Maria Carrasco, Chronicle of Higher Education, February 28, 2022
Adderall, a stimulant medication often prescribed to treat attention deficit hyperactivity disorder, has been misused as a “study drug” on college campuses for years. Students with a legitimate prescription have been known to sell their pills for as little as $5 apiece to classmates looking to sharpen their focus or stay up late to finish schoolwork. During the pandemic, however, Adderall misuse among college students declined, though some experts remain concerned—especially because alcohol and cannabis use are on the rise.
According to the latest Monitoring the Future study, the University of Michigan’s annual report tracking substance use among adults, nonmedical use of amphetamines—which includes ADHD medications such as Adderall—reached a 10-year low among college students in 2020. The study, which has been tracking substance use among college students since 1980, found that the share of 19- to 22-year-olds reporting nonmedical use of a stimulant medication declined to 6.5 percent in 2020, down 3.2 percentage points since 2015. Additionally, while college students over the past decade have been more likely to misuse amphetamines than their non-college-going peers, the gap closed in 2020, with 6 percent of the noncollege cohort reporting past-year use, the study found.
Diana Zuckerman, president of the National Center for Health Research, said the decline likely stemmed from the fact that many college students returned home during the pandemic and attended classes remotely or not at all. Some were less likely to misuse Adderall at home because they didn’t want their parents to know, she said, or because they had a harder time obtaining the drug off campus. Zuckerman also noted that because students partied less during the pandemic, they may have felt less need to use Adderall to power through assignments or stay up late studying.
“If students were at home, and they weren’t partying late at night and exhausted the next day—because there was a pandemic, and they were living at home—they’d be getting more sleep, potentially, and there’d be less need for that last-minute studying,” Zuckerman said. “That’s so common when you’re on campus.”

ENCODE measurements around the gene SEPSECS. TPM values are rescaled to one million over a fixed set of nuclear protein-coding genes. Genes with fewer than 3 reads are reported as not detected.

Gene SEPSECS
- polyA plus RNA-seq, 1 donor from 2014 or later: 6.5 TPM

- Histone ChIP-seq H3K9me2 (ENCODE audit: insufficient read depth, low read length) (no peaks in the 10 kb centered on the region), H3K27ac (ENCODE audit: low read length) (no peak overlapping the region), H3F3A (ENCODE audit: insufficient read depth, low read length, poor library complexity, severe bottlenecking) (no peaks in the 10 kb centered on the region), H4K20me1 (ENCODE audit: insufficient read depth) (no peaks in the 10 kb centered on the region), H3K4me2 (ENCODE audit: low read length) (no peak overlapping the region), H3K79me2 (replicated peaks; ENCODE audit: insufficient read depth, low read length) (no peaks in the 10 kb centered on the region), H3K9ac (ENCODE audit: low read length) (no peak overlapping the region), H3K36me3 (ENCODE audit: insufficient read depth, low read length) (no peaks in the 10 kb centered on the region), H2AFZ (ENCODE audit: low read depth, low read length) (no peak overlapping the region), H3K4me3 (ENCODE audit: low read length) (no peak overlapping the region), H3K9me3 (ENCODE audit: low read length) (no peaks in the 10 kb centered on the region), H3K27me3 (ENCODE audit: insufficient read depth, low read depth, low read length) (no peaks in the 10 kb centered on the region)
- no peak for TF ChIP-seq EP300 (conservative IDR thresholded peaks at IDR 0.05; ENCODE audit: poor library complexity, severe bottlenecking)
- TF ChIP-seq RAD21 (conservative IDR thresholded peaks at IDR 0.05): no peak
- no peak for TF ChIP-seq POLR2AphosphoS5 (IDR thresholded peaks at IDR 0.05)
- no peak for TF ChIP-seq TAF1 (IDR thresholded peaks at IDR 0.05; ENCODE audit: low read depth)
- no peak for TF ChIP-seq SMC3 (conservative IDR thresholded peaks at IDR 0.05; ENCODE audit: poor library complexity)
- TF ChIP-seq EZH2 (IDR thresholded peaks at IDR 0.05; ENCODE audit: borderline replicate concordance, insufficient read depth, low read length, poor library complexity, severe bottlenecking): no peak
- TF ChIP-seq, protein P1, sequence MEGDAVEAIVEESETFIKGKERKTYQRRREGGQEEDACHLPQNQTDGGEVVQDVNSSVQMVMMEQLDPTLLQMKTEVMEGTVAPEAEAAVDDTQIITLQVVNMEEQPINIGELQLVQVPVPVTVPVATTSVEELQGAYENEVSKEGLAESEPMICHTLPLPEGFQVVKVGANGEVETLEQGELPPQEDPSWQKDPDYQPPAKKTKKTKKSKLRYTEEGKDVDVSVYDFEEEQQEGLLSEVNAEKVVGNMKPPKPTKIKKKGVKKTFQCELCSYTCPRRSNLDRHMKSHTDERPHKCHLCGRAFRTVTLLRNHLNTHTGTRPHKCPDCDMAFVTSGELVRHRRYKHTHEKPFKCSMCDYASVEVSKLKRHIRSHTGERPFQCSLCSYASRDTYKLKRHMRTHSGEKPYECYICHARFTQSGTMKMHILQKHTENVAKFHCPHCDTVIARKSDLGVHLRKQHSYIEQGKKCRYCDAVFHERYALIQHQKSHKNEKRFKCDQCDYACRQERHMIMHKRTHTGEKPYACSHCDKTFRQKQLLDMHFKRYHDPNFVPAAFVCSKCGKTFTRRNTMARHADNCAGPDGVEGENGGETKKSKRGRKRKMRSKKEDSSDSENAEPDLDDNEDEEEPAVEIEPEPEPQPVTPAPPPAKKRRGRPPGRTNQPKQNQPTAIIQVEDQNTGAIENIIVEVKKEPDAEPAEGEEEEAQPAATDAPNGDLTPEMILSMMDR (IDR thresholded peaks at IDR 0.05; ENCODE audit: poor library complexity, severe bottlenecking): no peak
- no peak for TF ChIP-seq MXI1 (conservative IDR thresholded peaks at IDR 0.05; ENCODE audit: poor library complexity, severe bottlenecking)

Sean Esteban McCabe, professor and director of the Center for the Study of Drugs, Alcohol, Smoking and Health at the University of Michigan, said that despite the decline in 2020, Adderall remains the most misused prescription medication among U.S. college students.
The Monitoring the Future study found that in contrast to the drop in Adderall use, marijuana consumption reached a historic high among 19- to 22-year-old full-time college students in 2020. Those who reported using marijuana daily—defined as on 20 or more occasions in the past 30 days—increased 3.3 percentage since 2015, to 7.9 percent.
That could bode ill for stimulant misuse; according to a study by the University of Georgia, students who reported frequent marijuana use or binge drinking were eight times more likely to have misused prescription stimulants such as Adderall. Study author Ash Warnock, a doctoral student at UGA’s College of Public Health, said his findings challenged the stereotype that Adderall misuse is reserved for ambitious high achievers.
Zuckerman said the pandemic has made it harder for some institutions to address drug misuse.
“These kinds of efforts to reduce drug abuse have a tendency to get a little weaker when there’s a lot else going on that’s keeping administrators and health professionals very busy and often very stressed out,” Zuckerman said.
She said institutions should always be on the lookout for the next hot drug to capture student interest. “In terms of what students will do, there’s always a new thing, and there’s always the rumors that ‘This is the new drug’ and ‘This is the better drug,’” Zuckerman said. “There’s often no data at all at the beginning, and then eventually, there’s some data, but you have to actually read it to find out about it. It’s like any other sales pitch—students are being told something, often by people who have a financial interest in selling it to them.”
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